Which makes sense: sun is so far from the earth (150 millions kms) that 6700 kms more of less doesn't change a lot its gravity.

    Moon is closer (only 384000 kms) that 6700 kms more or less shows more.

    2) Why there are two tides a day, not one.

    If what count were directly the gravity, tide should be high were the moon is at zenith, and lowest at the opposite point of the Earth. So, roughly, there should be only one high tide a day, when the moon is at is highest point. Tho, if you live at the beach, you know that there are two high tides a day. One when the moon is high, another some 13 hours after.

    Why: because, again, it is not gravity that count. But difference between gravity that the Earth undergoes (the one at its center of gravity, roughly) and gravity that the water undergoes (the one were you are). Under the moon, gravity from the moon is higher (since you are closer to the moon. And is upward.

    At the opposite point, gravity is downward (moon is under your feet) but also smaller than the one undergone by Earth, since you are further from the Moon than the Earth (its center). So less downward gravity means water is "less heavy that it should be".

    Hence a high tide here too.

    So there are two areas where tide is at its highest point, on Earth: the area that is right under the Moon (the place on earth where Moon is just above your head), and the opposite one (the place where Moon is just under your feet).

    Hence two high tides a day, not 1.

    3) Your very question: why the beach is not lifted with the sea, and so, why can we see tides.

    Because the ground is part of a solid object, and that solid object is submitted to the gravity that applies to its center of mass. While the water is liquid.

    Note that water is not really lifted by gravity. The gravity water is submitted to is still downward, even when the moon is just over your head. And roughly the same 9.81 m/s².

    It is not like gravity from the moon were pulling water upward. Water is, whatever, pulled downward by earth gravity.

    It is the variations, of the gravity that change the shape of water.

    You can try this at home: find a rotating plate and put a bowl ow water on it: when it rotates, water surface of the bowl is no longer plane, but parabolic (surface is higher on the side of the bowl, and lower at the center -  it is even a method to build parabolic miror).

    Yet nothing explains that water is lifted on the sides. There is no reason for that.

    What happens when the bowl is rotating, is that, in addition to the downward gravity (9.81 m/s²) an horizontal centrifugal force appears. It is null at the center of the bown, and highest at the side. But it is not at all upward. So it can't explain that water is "lifted" at the side of the bowl. If anything, apparent gravity is higher, not lower, at the sides of the bowl.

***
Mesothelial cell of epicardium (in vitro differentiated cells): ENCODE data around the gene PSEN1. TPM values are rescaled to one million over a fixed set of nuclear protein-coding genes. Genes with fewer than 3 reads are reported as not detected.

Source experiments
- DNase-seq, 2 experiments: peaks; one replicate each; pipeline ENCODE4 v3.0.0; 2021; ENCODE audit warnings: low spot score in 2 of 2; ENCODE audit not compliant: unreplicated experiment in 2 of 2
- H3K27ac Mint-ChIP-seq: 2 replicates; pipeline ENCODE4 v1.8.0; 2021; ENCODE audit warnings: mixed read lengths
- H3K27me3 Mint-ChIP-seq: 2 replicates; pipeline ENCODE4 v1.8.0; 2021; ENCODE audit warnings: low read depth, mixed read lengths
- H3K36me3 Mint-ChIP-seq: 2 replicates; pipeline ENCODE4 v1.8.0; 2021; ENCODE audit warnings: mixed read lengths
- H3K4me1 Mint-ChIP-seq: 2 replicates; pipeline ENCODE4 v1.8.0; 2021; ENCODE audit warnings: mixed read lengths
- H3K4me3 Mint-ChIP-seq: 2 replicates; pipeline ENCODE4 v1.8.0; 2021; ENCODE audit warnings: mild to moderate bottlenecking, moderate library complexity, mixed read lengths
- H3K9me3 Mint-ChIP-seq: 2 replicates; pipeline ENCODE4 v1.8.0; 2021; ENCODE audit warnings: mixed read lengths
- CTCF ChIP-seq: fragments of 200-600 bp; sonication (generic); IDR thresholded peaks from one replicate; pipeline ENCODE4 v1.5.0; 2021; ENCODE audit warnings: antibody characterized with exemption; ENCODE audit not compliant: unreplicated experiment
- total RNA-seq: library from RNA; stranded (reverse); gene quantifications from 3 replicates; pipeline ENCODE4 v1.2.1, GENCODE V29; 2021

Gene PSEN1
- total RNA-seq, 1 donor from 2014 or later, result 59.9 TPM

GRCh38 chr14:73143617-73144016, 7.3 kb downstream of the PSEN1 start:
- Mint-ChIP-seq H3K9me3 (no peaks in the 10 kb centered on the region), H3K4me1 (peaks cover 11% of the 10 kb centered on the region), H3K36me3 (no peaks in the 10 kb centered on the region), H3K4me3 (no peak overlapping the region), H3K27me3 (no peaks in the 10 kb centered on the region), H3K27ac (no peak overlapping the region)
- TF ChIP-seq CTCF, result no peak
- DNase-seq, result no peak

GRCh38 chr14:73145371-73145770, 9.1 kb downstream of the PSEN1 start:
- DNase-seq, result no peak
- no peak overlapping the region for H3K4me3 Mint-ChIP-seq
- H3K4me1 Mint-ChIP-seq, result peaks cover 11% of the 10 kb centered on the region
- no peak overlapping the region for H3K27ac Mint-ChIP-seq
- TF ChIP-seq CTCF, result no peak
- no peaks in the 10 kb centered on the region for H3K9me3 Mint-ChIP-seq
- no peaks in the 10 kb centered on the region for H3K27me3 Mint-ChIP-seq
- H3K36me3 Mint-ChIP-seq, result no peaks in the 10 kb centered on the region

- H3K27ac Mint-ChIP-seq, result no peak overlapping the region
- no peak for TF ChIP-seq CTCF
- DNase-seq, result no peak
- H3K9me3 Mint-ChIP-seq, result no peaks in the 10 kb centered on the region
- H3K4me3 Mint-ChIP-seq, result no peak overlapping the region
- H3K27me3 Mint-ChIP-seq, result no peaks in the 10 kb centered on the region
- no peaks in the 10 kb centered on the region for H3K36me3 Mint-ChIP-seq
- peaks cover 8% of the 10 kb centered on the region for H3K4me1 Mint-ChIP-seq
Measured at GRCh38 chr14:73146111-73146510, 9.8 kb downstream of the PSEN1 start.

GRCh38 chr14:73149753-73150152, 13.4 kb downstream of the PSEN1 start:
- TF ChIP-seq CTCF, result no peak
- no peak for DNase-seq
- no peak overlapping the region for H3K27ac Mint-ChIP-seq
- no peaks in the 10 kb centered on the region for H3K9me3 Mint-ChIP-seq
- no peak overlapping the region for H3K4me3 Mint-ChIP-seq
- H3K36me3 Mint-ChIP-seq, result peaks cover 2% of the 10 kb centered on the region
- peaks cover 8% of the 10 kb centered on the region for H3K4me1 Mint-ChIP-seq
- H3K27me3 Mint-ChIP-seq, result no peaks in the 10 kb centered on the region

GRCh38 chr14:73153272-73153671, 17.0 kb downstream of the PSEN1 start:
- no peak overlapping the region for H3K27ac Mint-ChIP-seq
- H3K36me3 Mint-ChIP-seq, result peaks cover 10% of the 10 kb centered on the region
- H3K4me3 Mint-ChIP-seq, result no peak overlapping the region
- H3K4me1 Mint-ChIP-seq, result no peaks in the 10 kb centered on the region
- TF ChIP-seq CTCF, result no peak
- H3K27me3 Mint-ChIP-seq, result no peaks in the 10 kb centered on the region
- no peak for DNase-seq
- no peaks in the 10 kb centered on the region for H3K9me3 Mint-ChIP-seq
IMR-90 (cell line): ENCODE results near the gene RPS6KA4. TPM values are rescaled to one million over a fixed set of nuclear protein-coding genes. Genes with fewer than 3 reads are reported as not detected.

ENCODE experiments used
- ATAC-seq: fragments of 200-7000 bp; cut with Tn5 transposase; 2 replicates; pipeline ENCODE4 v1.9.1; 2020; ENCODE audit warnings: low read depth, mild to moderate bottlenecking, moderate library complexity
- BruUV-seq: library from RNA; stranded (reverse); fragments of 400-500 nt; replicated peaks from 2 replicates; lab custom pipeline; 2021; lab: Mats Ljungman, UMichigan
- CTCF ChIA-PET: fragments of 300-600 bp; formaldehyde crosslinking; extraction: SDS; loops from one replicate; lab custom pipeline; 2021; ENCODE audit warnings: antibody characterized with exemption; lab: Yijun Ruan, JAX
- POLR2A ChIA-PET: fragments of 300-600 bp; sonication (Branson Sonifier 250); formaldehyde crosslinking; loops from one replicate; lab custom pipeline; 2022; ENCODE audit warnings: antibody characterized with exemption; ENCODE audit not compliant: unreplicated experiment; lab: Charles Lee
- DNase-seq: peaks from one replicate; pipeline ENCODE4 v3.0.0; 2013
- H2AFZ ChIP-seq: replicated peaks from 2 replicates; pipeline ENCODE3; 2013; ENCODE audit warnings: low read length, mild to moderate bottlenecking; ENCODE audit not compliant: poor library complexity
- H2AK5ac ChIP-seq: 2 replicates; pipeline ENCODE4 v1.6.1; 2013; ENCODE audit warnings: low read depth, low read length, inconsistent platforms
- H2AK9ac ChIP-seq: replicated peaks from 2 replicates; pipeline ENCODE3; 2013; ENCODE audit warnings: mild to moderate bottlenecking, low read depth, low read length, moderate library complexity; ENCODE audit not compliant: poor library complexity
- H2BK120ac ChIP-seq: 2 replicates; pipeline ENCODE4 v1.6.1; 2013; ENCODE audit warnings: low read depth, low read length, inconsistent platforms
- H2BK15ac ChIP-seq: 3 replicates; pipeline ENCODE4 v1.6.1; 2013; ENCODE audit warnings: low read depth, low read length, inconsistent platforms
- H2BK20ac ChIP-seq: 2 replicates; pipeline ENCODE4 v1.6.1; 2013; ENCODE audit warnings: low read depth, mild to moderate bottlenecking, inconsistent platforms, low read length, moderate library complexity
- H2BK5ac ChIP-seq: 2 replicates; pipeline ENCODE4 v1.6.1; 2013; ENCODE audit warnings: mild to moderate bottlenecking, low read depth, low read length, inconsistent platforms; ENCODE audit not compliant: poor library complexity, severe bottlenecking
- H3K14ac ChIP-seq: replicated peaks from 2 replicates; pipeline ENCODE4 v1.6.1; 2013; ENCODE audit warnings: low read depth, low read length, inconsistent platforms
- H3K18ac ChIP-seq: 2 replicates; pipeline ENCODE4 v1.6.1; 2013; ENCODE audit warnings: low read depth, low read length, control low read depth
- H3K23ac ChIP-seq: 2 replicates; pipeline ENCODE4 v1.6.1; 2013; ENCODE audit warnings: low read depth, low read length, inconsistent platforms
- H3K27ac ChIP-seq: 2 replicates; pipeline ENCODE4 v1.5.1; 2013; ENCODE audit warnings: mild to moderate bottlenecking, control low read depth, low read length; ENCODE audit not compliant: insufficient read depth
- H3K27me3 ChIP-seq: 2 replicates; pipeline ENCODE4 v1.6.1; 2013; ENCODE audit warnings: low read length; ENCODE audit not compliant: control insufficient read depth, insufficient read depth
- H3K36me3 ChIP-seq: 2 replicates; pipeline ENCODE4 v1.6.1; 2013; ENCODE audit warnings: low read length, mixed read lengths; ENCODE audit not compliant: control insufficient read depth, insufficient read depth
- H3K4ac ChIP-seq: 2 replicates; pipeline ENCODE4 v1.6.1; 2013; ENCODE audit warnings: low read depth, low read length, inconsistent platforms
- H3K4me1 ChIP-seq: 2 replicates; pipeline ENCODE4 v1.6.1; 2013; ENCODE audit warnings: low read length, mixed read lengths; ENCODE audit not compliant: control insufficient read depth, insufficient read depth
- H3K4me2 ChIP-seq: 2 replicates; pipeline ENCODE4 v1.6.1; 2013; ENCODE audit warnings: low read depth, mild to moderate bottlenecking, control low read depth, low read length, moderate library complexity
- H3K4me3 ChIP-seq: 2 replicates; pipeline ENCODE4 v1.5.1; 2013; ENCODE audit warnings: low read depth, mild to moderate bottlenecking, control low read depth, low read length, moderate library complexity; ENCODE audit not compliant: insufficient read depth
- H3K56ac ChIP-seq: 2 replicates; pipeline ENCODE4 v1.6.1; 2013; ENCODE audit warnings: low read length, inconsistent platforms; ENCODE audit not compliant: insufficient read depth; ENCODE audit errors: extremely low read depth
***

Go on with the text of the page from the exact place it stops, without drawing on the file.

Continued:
What explains why water is apparently lifted at the sides of the bowl is not the magnitude of the gravity, but the change of direction: the surface of a liquid has do be perpendicular to the direction of the gravity. The surface that does that in the case of a bowl submitted to a vertical gravity + centrifugal forces from its center, is a paraboloid.

    So the water in the bowl has to follow this shape. And since water is not compressible, there is no choice: for water to follow this shape, water level has to be under average at the center, and over average on the side. Average being the flat water level when bowl is not rotating.

    Hence the reason why rotating the bowl, while not at all diminishing gravity on the sides of the bown, "lift" water there.

    tl;dr: Earth is submitted to the same gravity than the water on it. So it is not that gravity that count (exactly like gravity that an astronaut undergoes when in ISS doesn't count, because ISS is submitted to the same gravity). What count is the slight difference between the gravity at a given point of the surface of the Earth, and the gravity at the center of the Earth.

    And even once that said, it is not the magnitude of this gravity difference that counts, but its direction: water surface has do be normal to the gravity field. And because of this slide difference, this gravity field normal is not exactly a sphere.

    Hence the reason why

    1) Tides are more influenced by Moon than by Sun (gravity from the Sun is bigger. But gravity gradient from the Moon is bigger)

    2) There are 2 tides a day (there are two points were that difference leads to a vertical "upper than average" gravity)

    3) Your question: water is deformable and its surface is normal to the gravity field. Earth is not deformable (or less so) so what count for earth is gravity at its center.

  • Retief
    Lv 7
    4 weeks ago

    No, tides are because the water on the near and the farther parts of the Earth from the moon are affected by differing amounts by gravity.

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  • ioerr
    Lv 7
    4 weeks ago

    it affects everything, solid,liquid or gas

    the actual force applied is very small, but, it acts each individual molecule considered separately

    with solid objects like your car or a goldfish, the individual molecules are bound up together.  tidal forces generally can't overcome the forces binding those molecules to each other, and there's no noticeable, cumulative effect on their movements

    but with water, the molecules are only loosely connected, and easily slide past, around each other, and wander around freely in general.

    so tidal forces, acting on each water molecule individually, can influence their movements enough so that, cumulatively, over vast areas of ocean, they can respond to that tidal force by piling up a little bit in the direction of force (and also in opposite direction, on the other side of the world of course...)

    • Jonatan4 weeks agoReport

      Good explanation. Thanks

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  • roger
    Lv 7
    4 weeks ago

    Because the  pull from the sun and moon pulls objects sideways  (not up and down).  Only the water is free to move.  The  tides are caused by the  sideways resonant  sloshing  of the water in  harbors and bays.  There may be  some effect on the wind  but that would be hard to  measure  and the  wind  does not  "slosh".   Think  about it. If the    sun and  moon  only pulled up and  down then the tide would be the same everywhere....

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  • 4 weeks ago

    It is easier for moon to pull on and move a molecule of water or air than it is to do the same to a mouse, a human, a car, a building, whatever.  All the molecules are pulled at same time on one side of Earth so they move upward together.

    On the other side of Earth, there is another gathering of water molecules in oceans to rise up a little.  There are two tidal bulges.